Table of Contents

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  1. Preface
  2. Introduction to PowerExchange
  3. DBMOVER Configuration File
  4. Netport Jobs
  5. PowerExchange Message Logs and Destination Overrides
  6. SMF Statistics Logging and Reporting
  7. PowerExchange Security
  8. Secure Sockets Layer Support
  9. PowerExchange Alternative Network Security
  10. PowerExchange Nonrelational SQL
  11. PowerExchange Globalization
  12. Using the PowerExchange ODBC Drivers
  13. PowerExchange Datatypes and Conversion Matrix
  14. DTL__CAPXTIMESTAMP Time Stamps
  15. PowerExchange Glossary

Example: LDAP Configuration with a Filter and Login Attribute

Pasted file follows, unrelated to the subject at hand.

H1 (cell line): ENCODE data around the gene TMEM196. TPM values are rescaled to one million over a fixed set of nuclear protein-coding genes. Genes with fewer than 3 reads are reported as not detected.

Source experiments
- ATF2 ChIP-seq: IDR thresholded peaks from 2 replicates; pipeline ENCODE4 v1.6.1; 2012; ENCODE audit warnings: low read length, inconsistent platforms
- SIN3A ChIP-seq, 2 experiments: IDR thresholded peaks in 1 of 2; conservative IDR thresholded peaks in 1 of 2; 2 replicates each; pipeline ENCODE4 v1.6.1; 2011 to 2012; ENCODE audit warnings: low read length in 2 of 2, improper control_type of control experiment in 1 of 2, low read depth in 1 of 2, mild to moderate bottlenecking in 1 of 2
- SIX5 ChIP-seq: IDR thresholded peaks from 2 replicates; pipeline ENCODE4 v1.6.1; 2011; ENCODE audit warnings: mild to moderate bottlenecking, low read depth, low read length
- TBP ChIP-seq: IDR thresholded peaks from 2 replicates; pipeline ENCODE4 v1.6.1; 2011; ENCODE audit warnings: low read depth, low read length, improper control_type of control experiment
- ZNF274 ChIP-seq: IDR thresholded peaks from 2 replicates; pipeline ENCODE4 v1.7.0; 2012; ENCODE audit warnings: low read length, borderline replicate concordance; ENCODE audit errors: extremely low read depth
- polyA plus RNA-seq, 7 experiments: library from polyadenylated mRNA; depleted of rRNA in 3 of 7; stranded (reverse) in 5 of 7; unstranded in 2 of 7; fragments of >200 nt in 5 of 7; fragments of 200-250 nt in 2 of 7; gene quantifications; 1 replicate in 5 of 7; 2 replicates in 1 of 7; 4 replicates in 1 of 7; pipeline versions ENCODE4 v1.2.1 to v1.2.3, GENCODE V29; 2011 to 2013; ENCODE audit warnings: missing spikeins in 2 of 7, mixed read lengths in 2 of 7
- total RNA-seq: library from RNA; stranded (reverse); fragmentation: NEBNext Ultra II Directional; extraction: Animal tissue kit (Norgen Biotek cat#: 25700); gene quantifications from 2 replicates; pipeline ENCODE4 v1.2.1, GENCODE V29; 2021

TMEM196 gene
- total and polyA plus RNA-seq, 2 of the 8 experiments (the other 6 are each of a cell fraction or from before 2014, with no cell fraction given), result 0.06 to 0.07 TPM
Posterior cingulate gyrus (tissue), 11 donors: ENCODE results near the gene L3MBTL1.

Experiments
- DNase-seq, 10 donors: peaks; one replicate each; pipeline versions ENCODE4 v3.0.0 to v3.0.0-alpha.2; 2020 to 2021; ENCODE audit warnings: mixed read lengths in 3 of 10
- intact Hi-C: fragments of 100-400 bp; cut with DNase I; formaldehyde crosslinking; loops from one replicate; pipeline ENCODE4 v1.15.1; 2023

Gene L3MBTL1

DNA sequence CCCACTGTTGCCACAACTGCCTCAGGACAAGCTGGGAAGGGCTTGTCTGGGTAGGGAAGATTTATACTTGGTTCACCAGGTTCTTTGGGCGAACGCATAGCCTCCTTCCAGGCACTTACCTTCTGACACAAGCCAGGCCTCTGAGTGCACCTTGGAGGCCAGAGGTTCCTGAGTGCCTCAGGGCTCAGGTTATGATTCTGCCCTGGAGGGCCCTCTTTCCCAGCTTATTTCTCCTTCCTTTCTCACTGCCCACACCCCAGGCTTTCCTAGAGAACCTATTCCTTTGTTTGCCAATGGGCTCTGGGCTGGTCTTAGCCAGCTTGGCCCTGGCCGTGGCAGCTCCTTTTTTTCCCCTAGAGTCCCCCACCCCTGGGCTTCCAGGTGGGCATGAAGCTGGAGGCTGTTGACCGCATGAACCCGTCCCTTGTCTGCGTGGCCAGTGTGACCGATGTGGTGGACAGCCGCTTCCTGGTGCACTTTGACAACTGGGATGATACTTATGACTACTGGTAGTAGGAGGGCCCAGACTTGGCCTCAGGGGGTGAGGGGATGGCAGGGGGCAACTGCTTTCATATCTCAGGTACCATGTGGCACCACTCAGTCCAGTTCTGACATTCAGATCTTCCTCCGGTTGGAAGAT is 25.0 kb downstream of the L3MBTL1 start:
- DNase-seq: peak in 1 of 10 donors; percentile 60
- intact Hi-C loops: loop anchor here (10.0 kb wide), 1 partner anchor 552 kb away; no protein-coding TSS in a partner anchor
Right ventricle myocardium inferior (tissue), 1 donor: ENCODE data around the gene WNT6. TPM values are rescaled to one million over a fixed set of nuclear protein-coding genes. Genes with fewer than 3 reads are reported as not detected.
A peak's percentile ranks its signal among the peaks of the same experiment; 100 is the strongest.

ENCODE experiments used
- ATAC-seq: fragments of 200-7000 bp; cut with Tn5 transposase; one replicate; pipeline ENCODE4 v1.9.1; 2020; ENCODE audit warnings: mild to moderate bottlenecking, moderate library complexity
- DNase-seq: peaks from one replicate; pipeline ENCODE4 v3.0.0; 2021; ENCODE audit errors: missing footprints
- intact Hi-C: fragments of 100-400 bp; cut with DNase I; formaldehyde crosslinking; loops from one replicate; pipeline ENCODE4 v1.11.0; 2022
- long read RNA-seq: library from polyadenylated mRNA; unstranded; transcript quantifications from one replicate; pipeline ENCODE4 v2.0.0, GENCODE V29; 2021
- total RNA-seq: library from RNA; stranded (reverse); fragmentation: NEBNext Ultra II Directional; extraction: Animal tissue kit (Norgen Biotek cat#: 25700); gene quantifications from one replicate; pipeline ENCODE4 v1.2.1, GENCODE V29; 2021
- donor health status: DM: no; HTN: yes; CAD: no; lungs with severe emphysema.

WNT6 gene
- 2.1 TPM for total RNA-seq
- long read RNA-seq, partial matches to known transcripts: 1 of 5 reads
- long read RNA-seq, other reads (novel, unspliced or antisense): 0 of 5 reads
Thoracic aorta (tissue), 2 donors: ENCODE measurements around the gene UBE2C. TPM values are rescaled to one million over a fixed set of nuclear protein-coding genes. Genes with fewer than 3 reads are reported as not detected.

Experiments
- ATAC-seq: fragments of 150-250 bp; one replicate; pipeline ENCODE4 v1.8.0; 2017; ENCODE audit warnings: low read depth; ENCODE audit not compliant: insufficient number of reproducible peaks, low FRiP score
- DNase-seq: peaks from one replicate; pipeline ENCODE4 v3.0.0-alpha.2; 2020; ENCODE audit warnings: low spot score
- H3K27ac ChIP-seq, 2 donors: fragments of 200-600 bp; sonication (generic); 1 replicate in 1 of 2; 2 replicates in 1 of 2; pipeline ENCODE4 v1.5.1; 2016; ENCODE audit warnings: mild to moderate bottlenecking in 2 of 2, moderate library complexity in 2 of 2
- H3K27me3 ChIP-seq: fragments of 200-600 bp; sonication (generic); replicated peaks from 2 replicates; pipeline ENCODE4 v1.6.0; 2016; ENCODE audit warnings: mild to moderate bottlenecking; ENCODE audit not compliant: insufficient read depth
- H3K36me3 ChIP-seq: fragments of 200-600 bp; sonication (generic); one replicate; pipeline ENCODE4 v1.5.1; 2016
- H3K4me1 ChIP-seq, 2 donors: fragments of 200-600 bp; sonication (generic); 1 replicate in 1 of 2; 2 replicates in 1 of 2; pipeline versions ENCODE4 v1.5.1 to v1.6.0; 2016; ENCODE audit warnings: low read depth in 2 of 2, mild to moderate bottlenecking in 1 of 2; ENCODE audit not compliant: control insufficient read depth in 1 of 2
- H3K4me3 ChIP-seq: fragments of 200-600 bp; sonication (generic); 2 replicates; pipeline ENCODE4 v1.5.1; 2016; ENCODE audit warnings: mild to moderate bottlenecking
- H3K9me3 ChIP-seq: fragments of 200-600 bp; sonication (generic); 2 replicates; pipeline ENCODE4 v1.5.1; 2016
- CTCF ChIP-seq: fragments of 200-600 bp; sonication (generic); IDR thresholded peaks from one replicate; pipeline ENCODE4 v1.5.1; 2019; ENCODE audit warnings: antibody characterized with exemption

Example: LDAP Configuration with a Filter and Login Attribute

The following example shows the DBMOVER statements for an LDAP configuration that defines a filter and login attribute:
SECURITY=(1,N,LDAP) LDAP_HOST=(myldapserver,389) LDAP_BIND_DN="uid=hmiller,ou=People,dc=example,dc=com" LDAP_BIND_EPWD=47D95F9932FB5F67 LDAP_BASE=("ou=People,dc=example,dc=com")
LDAP_FILTER="(objectclass=person)" LDAP_LOGIN_ATTRIBUTE=cn
This filter restricts the LDAP search to LDAP entries with an
objectclass
attribute that matches the value
person
.
Filtering can speed up searches because LDAP indexes can be used to reduce the number of searched entries. Without the LDAP_FILTER statement, the default filter of
(objectclass=*)
is used, which would match entries that have any
objectclass
value.
The login attribute of
cn
directs the search for an LDAP entry that has a common name that matches the PowerExchange user identity.
In an actual application, because common name is not unique, you would not use it as a login key.
The LDAP_BIND_EPWD statement specifies an encrypted password for the search user.